This is a follow up to my last post, “What I’ve Learned About Writing Successfully On Linkedin.” In that post, I define what it means to write successfully on Linkedin by using a system of objective and subjective metrics. I describe the metrics I use to gauge the success of posts and encourage writers to adopt them or devise their own metrics. In this post, I’ll outline the nuts and bolts to achieve successful results, based on what I’ve learned after writing 50 posts.

A View is not a Read. Views are a misleading indicator of reader engagement. Most people skim posts and some don’t read them at all. Some Views aren’t even human, but search engine bots and the Pulse algorithm. Don’t worry about the number of Views, unless you are getting very few – that’s an entirely different issue. As covered in the previous piece, look at the number of Likes (as a percentage of Views) and the number of Comments and Shares as a percentage of Likes.

No correlation between Followers, Connections, and the success of any one post. You would think that the more Followers and Connections you have, the more Views, Likes, Comments and Shares each of your posts will have. I have found no evidence of that. As far as I can tell, many of my Connections have never read any of my posts and most of my Followers have only read two or three of them. Unless you are a syndicated columnist or an Influencer with a devoted following (who will read whatever you write), each of your posts will stand alone and be judged by readers (and Linkedin Editors) on the merits of each. I am continually surprised when viewing the people who liked or commented on my posts. Most of them are first time readers and have not read any of my previous posts.

Timing of posts does not matter. I’ve read a number of articles suggesting that a certain day of the week and/or time is best to post. In my experience, it does not matter. I’ve posted on every day of the week, at all times, including the middle of the night. I’ve even posted on holidays. I can find no evidence that any particular day/time made a difference in whether the post was featured or that the overall quality of reader engagement was effected by timing. Good content will be featured and read, no matter when it is published, period.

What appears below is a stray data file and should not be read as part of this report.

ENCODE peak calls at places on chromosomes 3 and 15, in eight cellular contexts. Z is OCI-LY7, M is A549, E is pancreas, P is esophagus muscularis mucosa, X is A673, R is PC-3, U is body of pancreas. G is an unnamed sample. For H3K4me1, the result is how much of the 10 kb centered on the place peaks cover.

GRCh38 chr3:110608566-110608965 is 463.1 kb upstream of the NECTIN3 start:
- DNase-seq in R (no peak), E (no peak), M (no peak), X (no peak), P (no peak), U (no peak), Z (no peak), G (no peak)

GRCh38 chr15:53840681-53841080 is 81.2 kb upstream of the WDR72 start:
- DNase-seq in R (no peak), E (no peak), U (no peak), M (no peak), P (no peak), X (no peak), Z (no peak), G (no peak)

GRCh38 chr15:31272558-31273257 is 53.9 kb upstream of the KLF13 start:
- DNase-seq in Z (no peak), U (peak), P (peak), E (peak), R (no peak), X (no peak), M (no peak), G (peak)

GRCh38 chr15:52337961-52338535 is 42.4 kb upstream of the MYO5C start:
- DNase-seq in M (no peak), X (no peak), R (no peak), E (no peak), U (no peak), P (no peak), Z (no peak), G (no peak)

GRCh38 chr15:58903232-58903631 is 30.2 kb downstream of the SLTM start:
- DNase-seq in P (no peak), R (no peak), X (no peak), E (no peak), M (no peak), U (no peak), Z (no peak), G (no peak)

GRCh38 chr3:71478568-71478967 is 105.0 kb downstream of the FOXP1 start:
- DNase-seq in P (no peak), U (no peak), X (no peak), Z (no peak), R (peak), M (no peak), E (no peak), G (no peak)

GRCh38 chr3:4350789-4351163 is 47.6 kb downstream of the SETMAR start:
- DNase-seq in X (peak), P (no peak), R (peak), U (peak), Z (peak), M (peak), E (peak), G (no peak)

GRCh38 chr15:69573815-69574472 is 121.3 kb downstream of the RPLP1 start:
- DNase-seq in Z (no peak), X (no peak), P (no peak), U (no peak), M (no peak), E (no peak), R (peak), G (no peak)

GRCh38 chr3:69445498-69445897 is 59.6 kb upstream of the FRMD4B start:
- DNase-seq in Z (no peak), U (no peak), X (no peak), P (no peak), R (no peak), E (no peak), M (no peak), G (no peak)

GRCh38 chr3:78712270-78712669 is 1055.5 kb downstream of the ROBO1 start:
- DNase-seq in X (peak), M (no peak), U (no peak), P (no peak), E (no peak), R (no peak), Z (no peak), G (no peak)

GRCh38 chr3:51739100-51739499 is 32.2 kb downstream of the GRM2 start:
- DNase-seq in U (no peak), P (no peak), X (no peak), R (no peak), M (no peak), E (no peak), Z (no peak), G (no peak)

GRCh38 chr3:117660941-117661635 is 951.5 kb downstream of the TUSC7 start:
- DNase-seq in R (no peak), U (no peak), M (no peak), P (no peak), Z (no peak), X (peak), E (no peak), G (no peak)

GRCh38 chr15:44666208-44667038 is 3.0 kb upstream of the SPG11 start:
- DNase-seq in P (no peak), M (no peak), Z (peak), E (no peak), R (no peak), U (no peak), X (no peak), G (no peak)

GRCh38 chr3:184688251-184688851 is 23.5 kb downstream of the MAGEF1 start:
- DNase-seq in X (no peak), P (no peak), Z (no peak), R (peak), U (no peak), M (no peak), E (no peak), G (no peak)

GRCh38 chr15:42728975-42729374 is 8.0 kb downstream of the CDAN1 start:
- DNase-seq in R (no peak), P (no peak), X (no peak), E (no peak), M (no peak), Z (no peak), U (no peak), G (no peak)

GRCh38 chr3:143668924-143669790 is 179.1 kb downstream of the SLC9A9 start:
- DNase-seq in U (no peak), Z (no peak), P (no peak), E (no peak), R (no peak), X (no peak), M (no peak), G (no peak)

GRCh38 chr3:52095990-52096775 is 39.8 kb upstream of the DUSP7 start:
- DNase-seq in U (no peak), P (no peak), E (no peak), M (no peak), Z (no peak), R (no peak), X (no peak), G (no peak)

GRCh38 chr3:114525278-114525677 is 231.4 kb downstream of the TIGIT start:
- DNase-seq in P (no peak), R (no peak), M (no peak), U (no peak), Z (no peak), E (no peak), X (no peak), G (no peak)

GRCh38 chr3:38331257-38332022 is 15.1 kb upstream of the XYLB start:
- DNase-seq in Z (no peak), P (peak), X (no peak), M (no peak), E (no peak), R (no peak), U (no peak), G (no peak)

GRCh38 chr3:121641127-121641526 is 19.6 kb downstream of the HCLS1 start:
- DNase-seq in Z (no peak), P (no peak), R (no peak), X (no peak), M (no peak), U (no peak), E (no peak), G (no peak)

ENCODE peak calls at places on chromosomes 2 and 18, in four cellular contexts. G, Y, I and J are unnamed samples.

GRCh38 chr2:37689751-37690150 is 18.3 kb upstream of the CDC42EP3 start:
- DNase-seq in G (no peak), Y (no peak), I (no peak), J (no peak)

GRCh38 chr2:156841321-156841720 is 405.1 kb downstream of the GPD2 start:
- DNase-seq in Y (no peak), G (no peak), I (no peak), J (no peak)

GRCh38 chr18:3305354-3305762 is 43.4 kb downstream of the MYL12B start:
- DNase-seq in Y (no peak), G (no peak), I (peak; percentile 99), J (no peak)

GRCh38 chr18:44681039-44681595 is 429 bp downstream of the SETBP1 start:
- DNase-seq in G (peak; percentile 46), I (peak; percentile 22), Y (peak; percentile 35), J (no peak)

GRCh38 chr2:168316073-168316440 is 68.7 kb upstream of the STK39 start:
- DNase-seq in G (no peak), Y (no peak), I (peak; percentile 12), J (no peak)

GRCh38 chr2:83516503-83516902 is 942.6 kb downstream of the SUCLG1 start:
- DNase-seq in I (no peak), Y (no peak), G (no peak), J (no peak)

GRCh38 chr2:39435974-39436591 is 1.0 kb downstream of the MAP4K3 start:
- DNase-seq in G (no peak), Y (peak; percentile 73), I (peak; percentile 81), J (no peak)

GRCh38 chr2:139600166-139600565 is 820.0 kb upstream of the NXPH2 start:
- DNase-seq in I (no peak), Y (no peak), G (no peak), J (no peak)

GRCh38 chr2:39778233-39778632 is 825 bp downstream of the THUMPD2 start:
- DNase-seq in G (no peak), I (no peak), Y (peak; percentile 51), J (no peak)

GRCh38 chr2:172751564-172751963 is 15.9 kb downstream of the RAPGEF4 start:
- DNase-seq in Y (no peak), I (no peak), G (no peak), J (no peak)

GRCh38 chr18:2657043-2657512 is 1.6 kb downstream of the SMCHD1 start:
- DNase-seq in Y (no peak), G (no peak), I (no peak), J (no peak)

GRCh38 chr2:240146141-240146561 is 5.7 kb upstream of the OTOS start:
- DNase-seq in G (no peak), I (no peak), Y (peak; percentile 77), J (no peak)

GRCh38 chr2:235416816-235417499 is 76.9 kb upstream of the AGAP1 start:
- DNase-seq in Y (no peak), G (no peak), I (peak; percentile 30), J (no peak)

No magic formula for content and style. My best advice is write what you know in your own voice. Readers sense authenticity and originality right away. In my experience, posts that resonate best on Linkedin are professional, not personal, in nature. The exception is relaying a personal story as part of a professional outcome. Posts that are no more than a product or company sales pitch will be ignored. My readers seem to prefer posts that are actionable, educational, and informational, in that order. If they learn something and think they can apply it at work, they will share it. That’s why “Top 10 Things You Should Do…” and other lists are popular on Linkedin.

Bottom line: Every post should deliver immediate value to those it is written for.

Title is super important. My mantra is, “Make a promise and fulfill it.” I try to make the title about the reader, not about me. The title helps the reader decide whether the piece is relevant to them – a match with their professional interests. You will notice that a lot of popular posts on Linkedin have the words “You” and “Why” in the title. The reader instinctively thinks, “The writer is talking about me.”

Format and length matter. This is a matter of the writer’s personal style. For me, I believe people are busy, bombarded, and largely indifferent about the massive amounts of info they are exposed to each day. They skim, they jump right to the conclusion or takeaways. Respect that. I follow the old adage, “Tell them what you are going to tell them, tell them, then tell them what you told them.”

The first paragraph makes them a promise. The body makes the argument or conveys the essential points. The summary reinforces the promise was made…that it was worth their time to read. The piece should be easy to read – use bullets, lists, bold highlights – and digestible chunks in paragraph form.

In terms of length, 500-1000 words are ideal, but no more than 1,500 words, or about 6 min to read. (I hope you are a fast reader, I’m slightly breaking my rule with this post!)

Want reader engagement? Take a stand, put yourself on the line. Many posts don’t resonate with readers because they are fluff pieces. There is not a single original or controversial thought in them. Pieces that challenge the reader, illuminate them, or piss them off, will get a response. Most of the people posting on Linkedin work for a company and don’t want to write anything that would reflect negatively on their organization. Who wants to risk getting fired, right? This inherent limitation of writing on Linkedin is good for you. Put yourself out there and establish yourself as an original and bold (if not opinionated) thinker. People will Follow you — just to see others slam you, if for no other reason. 🙂